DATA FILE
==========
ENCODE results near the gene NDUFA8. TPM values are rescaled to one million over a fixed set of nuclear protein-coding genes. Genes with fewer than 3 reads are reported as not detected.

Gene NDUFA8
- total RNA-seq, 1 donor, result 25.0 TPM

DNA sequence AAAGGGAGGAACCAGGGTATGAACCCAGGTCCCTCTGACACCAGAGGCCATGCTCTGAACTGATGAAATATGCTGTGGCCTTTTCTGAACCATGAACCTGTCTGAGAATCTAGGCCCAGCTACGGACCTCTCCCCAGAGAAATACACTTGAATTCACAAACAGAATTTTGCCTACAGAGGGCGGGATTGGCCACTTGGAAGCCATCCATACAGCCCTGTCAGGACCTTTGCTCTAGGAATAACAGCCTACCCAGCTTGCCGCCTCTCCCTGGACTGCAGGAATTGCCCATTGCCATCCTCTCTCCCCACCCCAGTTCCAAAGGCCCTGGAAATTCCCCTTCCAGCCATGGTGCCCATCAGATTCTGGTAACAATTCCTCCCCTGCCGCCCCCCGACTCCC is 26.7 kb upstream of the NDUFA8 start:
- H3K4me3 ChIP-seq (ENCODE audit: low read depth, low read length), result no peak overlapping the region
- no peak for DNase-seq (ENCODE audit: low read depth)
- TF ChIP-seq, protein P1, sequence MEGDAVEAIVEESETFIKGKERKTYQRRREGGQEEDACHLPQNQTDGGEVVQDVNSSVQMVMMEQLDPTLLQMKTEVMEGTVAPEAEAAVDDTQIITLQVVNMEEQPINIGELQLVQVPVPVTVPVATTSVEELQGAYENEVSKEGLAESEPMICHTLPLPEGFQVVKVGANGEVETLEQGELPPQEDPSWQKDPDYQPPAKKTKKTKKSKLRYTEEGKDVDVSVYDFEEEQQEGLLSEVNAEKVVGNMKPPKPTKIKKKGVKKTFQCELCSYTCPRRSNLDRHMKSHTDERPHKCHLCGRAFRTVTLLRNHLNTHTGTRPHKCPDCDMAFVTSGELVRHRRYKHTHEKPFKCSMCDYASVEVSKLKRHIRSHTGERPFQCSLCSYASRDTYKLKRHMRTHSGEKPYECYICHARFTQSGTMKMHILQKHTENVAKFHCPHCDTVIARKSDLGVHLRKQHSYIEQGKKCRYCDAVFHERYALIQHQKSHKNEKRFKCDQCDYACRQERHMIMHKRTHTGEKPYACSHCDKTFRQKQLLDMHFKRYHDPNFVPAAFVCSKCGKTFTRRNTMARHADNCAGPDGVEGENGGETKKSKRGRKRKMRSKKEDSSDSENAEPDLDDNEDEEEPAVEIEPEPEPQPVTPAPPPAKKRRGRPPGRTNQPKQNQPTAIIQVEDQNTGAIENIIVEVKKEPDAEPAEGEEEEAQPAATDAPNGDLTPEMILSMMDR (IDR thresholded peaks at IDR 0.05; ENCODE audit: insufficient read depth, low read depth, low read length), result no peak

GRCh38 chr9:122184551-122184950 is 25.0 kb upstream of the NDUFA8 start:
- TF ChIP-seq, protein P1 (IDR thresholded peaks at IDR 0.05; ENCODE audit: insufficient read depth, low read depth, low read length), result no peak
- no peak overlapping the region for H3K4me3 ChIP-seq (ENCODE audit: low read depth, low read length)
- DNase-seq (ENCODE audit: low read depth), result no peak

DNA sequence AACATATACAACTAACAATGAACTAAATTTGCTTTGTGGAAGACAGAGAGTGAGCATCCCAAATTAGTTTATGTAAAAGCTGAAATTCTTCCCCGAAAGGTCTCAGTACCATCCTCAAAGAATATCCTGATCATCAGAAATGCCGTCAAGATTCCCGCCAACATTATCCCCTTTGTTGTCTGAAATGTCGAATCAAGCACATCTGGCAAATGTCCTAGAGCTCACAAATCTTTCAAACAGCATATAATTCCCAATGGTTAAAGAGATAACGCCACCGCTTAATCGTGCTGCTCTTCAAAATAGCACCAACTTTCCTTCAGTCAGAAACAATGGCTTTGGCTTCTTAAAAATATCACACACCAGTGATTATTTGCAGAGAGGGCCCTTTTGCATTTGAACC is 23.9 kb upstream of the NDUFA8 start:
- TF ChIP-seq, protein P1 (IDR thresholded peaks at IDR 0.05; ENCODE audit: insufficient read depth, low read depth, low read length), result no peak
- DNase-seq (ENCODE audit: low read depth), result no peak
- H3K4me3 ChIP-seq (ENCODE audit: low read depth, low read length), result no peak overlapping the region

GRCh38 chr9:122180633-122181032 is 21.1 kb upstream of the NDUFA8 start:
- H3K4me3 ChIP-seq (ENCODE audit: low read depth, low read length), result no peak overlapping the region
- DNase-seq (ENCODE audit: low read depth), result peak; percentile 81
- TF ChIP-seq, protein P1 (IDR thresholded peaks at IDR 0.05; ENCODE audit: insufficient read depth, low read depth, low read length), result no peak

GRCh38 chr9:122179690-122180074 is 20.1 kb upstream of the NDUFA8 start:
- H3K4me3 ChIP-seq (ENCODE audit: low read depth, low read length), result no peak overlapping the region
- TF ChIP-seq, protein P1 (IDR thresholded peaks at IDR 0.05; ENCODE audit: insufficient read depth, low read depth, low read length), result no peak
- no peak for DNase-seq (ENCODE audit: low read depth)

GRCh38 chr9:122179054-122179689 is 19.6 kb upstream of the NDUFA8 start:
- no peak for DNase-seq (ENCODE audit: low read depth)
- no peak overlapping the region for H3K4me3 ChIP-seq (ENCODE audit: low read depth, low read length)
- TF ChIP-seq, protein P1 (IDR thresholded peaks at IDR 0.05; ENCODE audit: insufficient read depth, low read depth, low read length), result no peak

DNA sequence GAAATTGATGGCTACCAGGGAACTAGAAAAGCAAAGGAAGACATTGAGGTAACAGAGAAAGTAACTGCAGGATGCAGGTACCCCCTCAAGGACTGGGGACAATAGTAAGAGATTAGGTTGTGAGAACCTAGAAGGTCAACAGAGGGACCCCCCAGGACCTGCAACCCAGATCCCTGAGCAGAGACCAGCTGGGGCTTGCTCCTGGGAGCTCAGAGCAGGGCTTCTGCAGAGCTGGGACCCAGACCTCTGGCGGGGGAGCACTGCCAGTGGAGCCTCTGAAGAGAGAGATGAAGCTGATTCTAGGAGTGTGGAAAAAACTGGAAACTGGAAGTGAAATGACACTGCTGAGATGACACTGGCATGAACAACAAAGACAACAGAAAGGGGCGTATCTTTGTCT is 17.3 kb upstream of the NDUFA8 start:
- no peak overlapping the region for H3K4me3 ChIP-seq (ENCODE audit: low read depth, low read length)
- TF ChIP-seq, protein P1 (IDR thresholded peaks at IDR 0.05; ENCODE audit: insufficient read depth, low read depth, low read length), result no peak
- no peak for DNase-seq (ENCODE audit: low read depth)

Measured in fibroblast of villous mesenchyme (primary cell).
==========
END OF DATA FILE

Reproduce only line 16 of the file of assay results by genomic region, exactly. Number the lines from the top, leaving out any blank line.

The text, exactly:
GRCh38 chr9:122180633-122181032 is 21.1 kb upstream of the NDUFA8 start: